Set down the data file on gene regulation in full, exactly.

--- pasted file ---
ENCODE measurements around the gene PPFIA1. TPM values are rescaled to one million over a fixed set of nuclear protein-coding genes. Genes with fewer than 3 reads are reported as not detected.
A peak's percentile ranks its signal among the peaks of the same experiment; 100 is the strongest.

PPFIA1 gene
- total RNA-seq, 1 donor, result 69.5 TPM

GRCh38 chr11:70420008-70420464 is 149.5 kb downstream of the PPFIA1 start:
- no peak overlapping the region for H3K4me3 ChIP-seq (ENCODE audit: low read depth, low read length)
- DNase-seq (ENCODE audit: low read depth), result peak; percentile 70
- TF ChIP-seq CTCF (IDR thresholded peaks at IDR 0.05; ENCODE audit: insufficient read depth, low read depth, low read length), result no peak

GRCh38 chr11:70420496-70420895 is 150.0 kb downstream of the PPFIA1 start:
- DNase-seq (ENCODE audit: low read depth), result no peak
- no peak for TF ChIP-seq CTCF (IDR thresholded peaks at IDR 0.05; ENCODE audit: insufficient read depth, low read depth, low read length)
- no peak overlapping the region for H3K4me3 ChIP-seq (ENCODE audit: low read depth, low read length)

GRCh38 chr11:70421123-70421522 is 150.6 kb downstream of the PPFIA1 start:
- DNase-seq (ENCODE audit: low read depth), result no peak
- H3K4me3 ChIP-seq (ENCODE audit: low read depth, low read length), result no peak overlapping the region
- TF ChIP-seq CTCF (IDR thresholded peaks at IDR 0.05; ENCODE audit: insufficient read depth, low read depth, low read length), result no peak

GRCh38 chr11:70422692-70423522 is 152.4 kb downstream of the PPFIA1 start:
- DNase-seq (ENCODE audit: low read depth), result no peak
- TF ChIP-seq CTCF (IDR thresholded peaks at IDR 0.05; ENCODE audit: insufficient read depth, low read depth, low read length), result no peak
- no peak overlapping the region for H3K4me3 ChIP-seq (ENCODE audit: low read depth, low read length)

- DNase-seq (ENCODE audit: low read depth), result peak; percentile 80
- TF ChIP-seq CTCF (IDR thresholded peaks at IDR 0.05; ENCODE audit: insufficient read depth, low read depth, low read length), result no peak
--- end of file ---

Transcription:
ENCODE measurements around the gene PPFIA1. TPM values are rescaled to one million over a fixed set of nuclear protein-coding genes. Genes with fewer than 3 reads are reported as not detected.
A peak's percentile ranks its signal among the peaks of the same experiment; 100 is the strongest.

PPFIA1 gene
- total RNA-seq, 1 donor, result 69.5 TPM

GRCh38 chr11:70420008-70420464 is 149.5 kb downstream of the PPFIA1 start:
- no peak overlapping the region for H3K4me3 ChIP-seq (ENCODE audit: low read depth, low read length)
- DNase-seq (ENCODE audit: low read depth), result peak; percentile 70
- TF ChIP-seq CTCF (IDR thresholded peaks at IDR 0.05; ENCODE audit: insufficient read depth, low read depth, low read length), result no peak

GRCh38 chr11:70420496-70420895 is 150.0 kb downstream of the PPFIA1 start:
- DNase-seq (ENCODE audit: low read depth), result no peak
- no peak for TF ChIP-seq CTCF (IDR thresholded peaks at IDR 0.05; ENCODE audit: insufficient read depth, low read depth, low read length)
- no peak overlapping the region for H3K4me3 ChIP-seq (ENCODE audit: low read depth, low read length)

GRCh38 chr11:70421123-70421522 is 150.6 kb downstream of the PPFIA1 start:
- DNase-seq (ENCODE audit: low read depth), result no peak
- H3K4me3 ChIP-seq (ENCODE audit: low read depth, low read length), result no peak overlapping the region
- TF ChIP-seq CTCF (IDR thresholded peaks at IDR 0.05; ENCODE audit: insufficient read depth, low read depth, low read length), result no peak

GRCh38 chr11:70422692-70423522 is 152.4 kb downstream of the PPFIA1 start:
- DNase-seq (ENCODE audit: low read depth), result no peak
- TF ChIP-seq CTCF (IDR thresholded peaks at IDR 0.05; ENCODE audit: insufficient read depth, low read depth, low read length), result no peak
- no peak overlapping the region for H3K4me3 ChIP-seq (ENCODE audit: low read depth, low read length)

- DNase-seq (ENCODE audit: low read depth), result peak; percentile 80
- TF ChIP-seq CTCF (IDR thresholded peaks at IDR 0.05; ENCODE audit: insufficient read depth, low read depth, low read length), result no peak